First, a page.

His legacy was the Church of Scientology.  It is remarkable how well its personality fits that of its creator. The organization has the same motivation as its founder: to become powerful and to make money. Scientology has no morals, no scruples. It ignores laws or breaks them if it cannot use them for its own purposes. It will do anything it must to survive. It accepts no responsibility for damage or pain, even death. It shows no kindness or charity towards the young, the old, the sick or the mad, it destroys family ties, its gratitude is paper-thin. One can see its narcissism in its growing collection of beautiful buildings. It is a very unpleasant, unnatural and dangerous element of society.

It is interesting to find that Jon Atack, in his study entitled Hubbard and the Occult, came to the same conclusion. We differ only on the probable date of the trauma: I would place it after 1924, not in infancy.

“In conclusion, I believe that Hubbard was a classic psychopath. Some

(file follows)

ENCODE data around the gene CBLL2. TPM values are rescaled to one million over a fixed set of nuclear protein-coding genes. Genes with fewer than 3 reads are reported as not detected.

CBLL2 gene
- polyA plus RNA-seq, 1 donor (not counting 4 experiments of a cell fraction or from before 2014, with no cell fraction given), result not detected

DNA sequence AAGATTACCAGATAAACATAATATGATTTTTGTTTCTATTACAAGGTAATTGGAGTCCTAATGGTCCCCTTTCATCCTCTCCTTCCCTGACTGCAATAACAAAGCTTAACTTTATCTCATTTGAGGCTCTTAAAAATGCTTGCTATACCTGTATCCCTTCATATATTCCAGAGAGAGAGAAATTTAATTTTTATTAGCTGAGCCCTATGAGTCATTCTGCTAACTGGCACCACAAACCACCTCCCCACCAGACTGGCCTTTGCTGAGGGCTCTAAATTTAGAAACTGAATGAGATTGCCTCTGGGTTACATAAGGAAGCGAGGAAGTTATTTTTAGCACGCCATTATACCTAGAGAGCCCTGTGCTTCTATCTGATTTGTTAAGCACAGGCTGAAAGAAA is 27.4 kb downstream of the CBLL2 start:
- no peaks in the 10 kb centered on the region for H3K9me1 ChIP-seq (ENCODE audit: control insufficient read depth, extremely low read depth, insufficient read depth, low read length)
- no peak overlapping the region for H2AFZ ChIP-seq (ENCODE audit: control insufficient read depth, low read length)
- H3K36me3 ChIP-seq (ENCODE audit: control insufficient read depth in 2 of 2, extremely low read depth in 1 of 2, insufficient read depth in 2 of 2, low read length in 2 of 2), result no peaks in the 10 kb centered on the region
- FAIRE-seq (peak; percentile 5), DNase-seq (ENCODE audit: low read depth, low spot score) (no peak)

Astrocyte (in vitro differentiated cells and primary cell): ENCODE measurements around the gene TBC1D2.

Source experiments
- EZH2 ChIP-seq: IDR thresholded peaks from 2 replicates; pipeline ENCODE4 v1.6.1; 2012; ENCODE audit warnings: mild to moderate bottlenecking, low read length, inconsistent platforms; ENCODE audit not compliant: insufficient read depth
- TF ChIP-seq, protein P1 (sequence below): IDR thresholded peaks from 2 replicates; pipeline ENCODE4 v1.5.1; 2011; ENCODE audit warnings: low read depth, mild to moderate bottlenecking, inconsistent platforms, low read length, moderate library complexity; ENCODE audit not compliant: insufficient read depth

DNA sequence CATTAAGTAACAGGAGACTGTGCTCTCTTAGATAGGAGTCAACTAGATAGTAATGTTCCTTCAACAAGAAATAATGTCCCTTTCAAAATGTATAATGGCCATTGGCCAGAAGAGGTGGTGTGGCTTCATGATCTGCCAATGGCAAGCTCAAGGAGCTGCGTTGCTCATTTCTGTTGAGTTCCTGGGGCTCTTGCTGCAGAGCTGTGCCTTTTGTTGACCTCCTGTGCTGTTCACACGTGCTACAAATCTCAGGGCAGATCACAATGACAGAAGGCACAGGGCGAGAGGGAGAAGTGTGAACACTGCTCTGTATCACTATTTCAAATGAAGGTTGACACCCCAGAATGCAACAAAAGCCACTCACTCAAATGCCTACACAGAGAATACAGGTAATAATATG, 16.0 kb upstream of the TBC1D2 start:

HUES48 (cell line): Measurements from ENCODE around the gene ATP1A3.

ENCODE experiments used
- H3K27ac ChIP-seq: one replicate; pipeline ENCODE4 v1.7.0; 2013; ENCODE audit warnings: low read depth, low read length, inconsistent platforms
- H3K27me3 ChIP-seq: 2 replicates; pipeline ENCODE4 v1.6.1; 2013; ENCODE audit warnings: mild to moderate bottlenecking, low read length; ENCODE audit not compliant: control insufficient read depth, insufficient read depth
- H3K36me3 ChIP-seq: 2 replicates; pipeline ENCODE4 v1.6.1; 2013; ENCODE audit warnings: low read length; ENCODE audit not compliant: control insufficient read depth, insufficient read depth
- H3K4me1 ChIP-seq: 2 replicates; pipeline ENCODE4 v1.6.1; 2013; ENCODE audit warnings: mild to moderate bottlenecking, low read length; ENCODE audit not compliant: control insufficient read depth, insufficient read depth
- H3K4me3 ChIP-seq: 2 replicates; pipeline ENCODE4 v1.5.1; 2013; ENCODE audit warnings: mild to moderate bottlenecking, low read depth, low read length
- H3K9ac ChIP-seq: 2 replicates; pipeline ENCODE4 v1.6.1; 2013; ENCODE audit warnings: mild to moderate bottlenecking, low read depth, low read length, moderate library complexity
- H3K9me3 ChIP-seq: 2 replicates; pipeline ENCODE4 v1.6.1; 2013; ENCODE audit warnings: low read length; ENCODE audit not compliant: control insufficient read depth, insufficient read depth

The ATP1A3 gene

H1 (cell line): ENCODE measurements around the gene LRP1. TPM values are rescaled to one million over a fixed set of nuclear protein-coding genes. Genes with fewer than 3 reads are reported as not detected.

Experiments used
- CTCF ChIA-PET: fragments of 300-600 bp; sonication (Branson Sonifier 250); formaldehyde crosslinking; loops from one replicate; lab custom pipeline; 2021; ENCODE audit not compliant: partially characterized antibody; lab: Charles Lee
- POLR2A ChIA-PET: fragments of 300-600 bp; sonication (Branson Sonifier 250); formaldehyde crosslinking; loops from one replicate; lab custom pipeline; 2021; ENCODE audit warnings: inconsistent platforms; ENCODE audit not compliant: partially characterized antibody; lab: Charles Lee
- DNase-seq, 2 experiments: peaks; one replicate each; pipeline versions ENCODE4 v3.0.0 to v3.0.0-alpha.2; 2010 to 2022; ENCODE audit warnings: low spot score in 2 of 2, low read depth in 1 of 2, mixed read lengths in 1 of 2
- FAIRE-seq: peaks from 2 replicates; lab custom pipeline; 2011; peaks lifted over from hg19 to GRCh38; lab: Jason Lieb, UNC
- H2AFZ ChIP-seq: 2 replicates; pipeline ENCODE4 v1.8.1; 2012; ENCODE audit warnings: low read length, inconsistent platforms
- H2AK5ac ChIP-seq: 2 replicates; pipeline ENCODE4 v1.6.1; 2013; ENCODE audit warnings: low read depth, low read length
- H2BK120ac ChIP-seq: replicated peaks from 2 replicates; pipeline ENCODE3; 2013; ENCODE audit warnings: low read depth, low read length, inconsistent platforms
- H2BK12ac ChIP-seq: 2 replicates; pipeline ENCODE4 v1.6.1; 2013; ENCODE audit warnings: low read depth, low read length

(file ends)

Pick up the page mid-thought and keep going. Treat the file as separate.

trauma in infancy separated him from the world and made him
untrusting of other people. This developed into a paranoia, a need
to control others. He created a dissociated world, inhabited by the
Empress. Bear in mind that he actually saw the Empress in full colour,
and that she spoke to him.  From his comments about automatic writing
and speaking, it could be averred that Hubbard was in fact ‘channeling’
the Empress. Hubbard separated off a compartment of himself calling it
the Empress and gave in to its urging. He lived a life of dreadful
contradiction. He claimed expertise in all things, but factually was a
failure at most. Some will see him as having a psychiatric complaint,
others will believe that he invoked the very devil, or Babalon, and
was possessed. Hubbard’s own belief lives on with all of its contradictions
in his teaching. Ultimately, as Fritz Haack put it, Scientology is twentieth-
century magic.”

Sociopathy.  http://www.suite101.com/content/the-psychology-of-sociopathic-behavior-a18003

ESMB thread.  http://forum.exscn.net/showthread.php?t=19977

Jon Atack, Hubbard and the Occult, published by Lyle Stuart Books, New Jersey, 1990.